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Dreams to marry ‘Prince Harry’ shatter as Punjab and Haryana High Court junks woman advocate’s plea

Prince Charles would not like it, and Prince Harry would be appalled. But for the petitioner, it could not have been worse. Her dreams of marrying into royalty have been shattered with the Punjab and Haryana High Court terming her petition — alleging promises by Prince Harry to marry her — as “a day-dreamer’s fantasy”.

“There is every possibility that so-called Prince Harry may be sitting in a cyber cafe of a village in Punjab, looking for greener pastures for himself,” Justice Arvind Singh Sangwan asserted.

The matter was placed before Justice Sangwan after advocate Palwinder Kaur moved the High Court with “Prince Harry Middleton” as a respondent. Seeking legal action against “Prince Harry Middleton, son of Prince Charles Middleton, resident of United Kingdom”, Palwinder also prayed for issuance of directions to the “UK police cell” to act against him.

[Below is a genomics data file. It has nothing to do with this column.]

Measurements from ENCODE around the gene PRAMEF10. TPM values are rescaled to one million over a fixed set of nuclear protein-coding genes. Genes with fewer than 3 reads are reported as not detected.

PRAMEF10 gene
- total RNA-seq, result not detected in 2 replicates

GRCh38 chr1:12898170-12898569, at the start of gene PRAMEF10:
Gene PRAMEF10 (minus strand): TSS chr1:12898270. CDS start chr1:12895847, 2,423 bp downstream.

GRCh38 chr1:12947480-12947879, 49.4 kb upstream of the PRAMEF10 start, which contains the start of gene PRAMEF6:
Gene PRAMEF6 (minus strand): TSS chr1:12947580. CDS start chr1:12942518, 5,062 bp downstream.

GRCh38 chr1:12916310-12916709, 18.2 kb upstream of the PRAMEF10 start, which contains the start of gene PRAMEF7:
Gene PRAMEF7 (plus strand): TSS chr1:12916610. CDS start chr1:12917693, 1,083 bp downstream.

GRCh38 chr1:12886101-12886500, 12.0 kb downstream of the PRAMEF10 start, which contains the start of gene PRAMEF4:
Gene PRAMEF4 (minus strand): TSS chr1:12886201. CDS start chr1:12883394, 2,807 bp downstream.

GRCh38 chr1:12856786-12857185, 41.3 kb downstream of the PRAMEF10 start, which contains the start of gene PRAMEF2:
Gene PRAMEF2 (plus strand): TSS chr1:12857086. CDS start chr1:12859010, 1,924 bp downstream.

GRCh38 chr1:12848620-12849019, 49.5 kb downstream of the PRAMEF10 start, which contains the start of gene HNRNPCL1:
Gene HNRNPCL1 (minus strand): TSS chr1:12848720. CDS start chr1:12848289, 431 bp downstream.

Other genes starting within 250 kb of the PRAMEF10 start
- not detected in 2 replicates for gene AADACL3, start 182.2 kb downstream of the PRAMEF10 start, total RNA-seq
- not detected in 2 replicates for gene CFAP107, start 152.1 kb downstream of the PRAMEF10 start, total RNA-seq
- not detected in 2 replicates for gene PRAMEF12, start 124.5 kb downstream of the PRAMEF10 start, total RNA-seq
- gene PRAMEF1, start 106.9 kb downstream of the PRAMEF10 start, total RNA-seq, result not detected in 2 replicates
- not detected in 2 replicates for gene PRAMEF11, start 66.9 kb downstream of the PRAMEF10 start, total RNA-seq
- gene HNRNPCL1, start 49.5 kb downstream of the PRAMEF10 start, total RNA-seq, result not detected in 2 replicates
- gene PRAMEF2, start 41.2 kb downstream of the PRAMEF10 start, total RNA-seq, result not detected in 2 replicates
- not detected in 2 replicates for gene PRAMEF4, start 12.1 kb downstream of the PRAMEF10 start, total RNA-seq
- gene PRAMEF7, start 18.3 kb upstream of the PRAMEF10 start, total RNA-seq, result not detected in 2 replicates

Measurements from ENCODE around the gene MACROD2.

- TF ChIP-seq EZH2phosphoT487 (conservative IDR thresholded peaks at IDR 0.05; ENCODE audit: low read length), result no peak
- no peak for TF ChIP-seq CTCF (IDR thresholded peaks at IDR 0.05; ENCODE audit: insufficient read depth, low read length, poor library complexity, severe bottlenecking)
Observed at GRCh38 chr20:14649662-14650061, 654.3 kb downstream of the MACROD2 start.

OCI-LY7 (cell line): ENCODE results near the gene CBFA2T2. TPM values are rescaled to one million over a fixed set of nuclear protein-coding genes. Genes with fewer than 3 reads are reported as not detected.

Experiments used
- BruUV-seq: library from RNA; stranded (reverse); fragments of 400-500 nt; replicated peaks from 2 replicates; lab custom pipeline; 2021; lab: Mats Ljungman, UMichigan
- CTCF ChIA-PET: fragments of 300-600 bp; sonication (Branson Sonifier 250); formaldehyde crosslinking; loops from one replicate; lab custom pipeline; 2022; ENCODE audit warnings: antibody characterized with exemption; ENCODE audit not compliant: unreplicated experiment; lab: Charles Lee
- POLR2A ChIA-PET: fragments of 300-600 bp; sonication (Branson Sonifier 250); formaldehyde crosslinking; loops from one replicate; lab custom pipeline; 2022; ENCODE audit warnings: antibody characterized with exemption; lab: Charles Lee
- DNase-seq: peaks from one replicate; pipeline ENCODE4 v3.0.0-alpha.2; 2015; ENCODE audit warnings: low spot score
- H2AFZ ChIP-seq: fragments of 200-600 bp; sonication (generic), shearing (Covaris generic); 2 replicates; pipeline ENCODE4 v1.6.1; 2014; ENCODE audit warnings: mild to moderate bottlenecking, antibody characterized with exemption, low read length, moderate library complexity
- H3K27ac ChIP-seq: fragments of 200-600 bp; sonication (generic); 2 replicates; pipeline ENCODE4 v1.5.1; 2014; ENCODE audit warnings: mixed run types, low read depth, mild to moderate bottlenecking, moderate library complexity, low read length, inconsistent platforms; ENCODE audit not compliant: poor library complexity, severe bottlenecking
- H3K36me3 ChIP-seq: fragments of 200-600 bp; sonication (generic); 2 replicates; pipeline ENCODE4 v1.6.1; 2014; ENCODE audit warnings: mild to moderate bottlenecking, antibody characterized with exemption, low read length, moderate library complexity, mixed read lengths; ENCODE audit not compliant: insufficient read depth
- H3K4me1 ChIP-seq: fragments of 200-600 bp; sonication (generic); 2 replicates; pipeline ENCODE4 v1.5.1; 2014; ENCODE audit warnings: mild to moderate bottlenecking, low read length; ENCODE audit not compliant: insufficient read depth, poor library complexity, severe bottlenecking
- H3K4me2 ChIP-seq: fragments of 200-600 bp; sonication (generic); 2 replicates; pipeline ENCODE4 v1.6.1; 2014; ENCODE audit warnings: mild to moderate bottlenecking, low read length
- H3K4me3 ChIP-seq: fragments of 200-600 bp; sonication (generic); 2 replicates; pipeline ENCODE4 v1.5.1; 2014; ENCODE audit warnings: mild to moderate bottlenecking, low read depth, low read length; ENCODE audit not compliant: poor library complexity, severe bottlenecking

Directions were also sought for issuance of arrest warrants against him to prevent further delay “in their marriage”. She claimed that Prince Harry had given his word to marry her, but the promise remained unfulfilled.

The matter was initially heard on a virtual platform. But the case was specially taken up for physical hearing on a request made by the petitioner in person. After hearing her, Justice Sangwan asserted: “I find that this petition is nothing, but just a day-dreamer’s fantasy about marrying Prince Harry.”

Justice Sangwan added the petition was “very poorly drafted” grammatically and “lacked the knowledge of pleadings”. But it spoke about some emails between the petitioner and Prince Harry, in which the sender made a promise to marry soon.

Responding to a court query on petitioner ever travelling to the UK, she replied in negative. Claiming conversation through social media, the petitioner said she had even sent messages to Prince Charles that his son Prince Harry was engaged with her.

Referring to the documents, Justice Sangwan asserted the printouts of the “so-called conversation” were not true copies and some portion had been deleted/erased. “It is a well-known fact that fake IDs are created on various social media sites like the Facebook, Twitter, etc, and authenticity of such conversation cannot be relied upon by this court.”

Before parting with the case, Justice Sangwan asserted the court did not find ground to entertain the petition and could only show its sympathy towards the petitioner that she believed such a fake conversation to be true.



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